NEW YORK, June 15 (Reuters) – US Treasury yields were lower on Thursday as investors parsed a slew of economic data and assessed the ramifications from the latest policy statement released on Wednesday by the Federal Reserve.
Economic data showed US retail sales rose 0.3% in May, above expectations for a 0.1% decline while weekly initial jobless claims were unchanged from the prior week at 262,000 and above the estimate for 249,000. That suggested the labor market may be showing signs of finally loosening, although recent reports have also been affected by policy changes in Minnesota, holidays, and other unusual discrepancies.
The Fed on Wednesday held rates steady, as was widely expected, but signaled in its new projections that two more small hikes to increase borrowing costs by as much as 50 basis points (bps) may be needed due to a resilient economy and a slower-than-expected decline in inflation.
“Today is primarily due to the data, but there is an echo of the comments that Chair (Jerome) Powell made yesterday, and repeatedly throughout the press conference he referred to variations of the words of ‘softer labor market,'” said Amar Reganti, a Boston-based fixed income strategist at Hartford Funds.
“Powell mentioned how the market is reactive to Fed communications, and what he said was there is probably going to be additional tightening at some point this year, depending on the data, but as of right now the majority of the committee believes there needs to be, and the markets kind of met him halfway.”
The yield on 10-year Treasury notes was down 7.4 basis points to 3.724%, on track for its biggest one-day drop since May 30.
Expectations for a hike of 25 bps by the Fed at the central bank’s July meeting have moved up to 67% from 62.3% a day prior and 50.9% a week ago, according to CME’s FedWatch Tool.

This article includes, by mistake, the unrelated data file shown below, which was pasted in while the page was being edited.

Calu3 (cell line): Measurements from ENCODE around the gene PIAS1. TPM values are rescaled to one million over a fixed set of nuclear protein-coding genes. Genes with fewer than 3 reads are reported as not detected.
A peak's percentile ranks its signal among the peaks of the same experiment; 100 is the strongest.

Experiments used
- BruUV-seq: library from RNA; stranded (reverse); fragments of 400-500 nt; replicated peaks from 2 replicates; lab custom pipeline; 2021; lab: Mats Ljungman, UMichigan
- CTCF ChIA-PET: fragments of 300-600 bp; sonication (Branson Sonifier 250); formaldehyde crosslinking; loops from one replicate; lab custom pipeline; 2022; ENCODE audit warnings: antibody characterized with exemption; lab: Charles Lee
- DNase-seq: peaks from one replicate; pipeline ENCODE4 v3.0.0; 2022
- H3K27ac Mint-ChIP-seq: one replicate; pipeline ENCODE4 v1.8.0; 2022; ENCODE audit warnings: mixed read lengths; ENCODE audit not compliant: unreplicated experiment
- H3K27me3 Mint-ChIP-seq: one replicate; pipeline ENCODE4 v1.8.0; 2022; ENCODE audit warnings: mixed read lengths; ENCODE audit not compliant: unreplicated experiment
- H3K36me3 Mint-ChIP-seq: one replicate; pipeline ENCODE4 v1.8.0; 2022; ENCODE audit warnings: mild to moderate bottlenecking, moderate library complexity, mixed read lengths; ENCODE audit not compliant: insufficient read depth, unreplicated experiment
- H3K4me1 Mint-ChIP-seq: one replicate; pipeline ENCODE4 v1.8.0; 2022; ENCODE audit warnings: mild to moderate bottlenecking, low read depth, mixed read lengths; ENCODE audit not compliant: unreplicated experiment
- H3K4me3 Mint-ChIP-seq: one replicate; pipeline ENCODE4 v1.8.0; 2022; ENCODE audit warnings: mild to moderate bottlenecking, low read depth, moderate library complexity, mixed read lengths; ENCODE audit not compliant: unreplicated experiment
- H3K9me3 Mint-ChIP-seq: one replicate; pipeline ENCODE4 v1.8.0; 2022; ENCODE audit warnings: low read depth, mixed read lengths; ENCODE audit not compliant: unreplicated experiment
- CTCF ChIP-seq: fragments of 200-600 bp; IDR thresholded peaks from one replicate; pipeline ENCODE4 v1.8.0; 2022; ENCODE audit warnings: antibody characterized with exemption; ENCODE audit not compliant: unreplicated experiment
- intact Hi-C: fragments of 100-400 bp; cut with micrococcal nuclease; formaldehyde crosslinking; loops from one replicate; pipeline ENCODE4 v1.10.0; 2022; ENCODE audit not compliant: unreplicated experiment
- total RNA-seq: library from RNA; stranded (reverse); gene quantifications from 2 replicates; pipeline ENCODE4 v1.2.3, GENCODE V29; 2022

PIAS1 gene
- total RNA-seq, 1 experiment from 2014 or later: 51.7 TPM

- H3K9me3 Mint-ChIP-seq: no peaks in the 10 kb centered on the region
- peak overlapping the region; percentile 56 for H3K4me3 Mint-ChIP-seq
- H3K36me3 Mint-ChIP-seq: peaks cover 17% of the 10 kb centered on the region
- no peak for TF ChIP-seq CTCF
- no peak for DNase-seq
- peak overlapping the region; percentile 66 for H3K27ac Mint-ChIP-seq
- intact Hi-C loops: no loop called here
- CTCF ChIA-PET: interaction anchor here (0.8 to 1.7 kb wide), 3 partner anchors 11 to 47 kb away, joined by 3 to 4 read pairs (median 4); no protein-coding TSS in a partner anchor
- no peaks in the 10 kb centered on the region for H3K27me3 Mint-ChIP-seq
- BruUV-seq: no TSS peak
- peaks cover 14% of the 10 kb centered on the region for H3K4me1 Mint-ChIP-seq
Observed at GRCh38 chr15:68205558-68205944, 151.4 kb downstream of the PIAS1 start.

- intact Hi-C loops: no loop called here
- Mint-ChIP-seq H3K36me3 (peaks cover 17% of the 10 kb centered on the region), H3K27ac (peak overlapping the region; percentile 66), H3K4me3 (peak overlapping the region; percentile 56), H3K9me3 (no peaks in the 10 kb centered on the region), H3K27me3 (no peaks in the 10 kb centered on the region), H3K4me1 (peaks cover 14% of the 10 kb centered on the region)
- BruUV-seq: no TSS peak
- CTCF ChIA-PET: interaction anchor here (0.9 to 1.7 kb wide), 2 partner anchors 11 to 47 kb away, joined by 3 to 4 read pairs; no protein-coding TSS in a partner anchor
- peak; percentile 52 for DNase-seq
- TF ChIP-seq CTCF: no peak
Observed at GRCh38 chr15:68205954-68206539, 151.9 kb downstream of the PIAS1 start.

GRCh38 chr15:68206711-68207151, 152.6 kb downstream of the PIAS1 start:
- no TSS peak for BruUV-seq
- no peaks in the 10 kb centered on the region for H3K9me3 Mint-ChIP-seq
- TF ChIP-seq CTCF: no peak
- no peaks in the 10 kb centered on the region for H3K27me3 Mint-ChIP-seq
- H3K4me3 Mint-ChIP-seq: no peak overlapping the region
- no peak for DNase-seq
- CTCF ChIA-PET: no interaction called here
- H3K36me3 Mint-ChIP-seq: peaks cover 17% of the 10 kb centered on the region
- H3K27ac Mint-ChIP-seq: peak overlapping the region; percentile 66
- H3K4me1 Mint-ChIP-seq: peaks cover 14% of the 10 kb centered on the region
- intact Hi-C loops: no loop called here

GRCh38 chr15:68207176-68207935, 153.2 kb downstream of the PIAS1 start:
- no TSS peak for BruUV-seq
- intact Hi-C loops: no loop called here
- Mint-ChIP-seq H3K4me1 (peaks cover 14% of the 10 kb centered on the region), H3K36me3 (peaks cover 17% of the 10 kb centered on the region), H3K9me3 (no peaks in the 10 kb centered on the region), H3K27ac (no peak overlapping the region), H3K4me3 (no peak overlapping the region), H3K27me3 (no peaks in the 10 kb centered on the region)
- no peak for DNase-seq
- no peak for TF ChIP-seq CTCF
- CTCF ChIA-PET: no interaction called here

In contrast to the Fed, the European Central Bank (ECB) raised borrowing costs to their highest level in 22 years on Thursday and left the door open to more hikes in the latest sign global central banks are no longer acting as closely in concert as they have been in recent years. The Bank of Japan is scheduled to issue a policy statement on Friday.
The yield on the 30-year Treasury bond was down 3.4 basis points to 3.847%.
In addition to the retail sales and claims data, import prices fell in May and the annual decrease was the sharpest in three years and gauges of manufacturing from the Federal Reserve banks of Philadelphia and New York hinted at an improving business outlook.
A closely watched part of the US Treasury yield curve measuring the gap between yields on two- and 10-year Treasury notes, seen as an indicator of economic expectations, was at a negative 91.6 basis points after inverting by as much as a negative 95.53 on Wednesday, its deepest inversion in 3 months.
The two-year US Treasury yield, which typically moves in step with interest rate expectations, was down 6.9 basis points at 4.638%.
The breakeven rate on five-year US Treasury Inflation-Protected Securities (TIPS) was last at 2.203%, after closing at 2.190% on Wednesday.
The 10-year TIPS breakeven rate was last at 2.221%, indicating the market sees inflation averaging 2.2% a year for the next decade.
(Reporting by Chuck Mikolajczak; editing by Jonathan Oatis)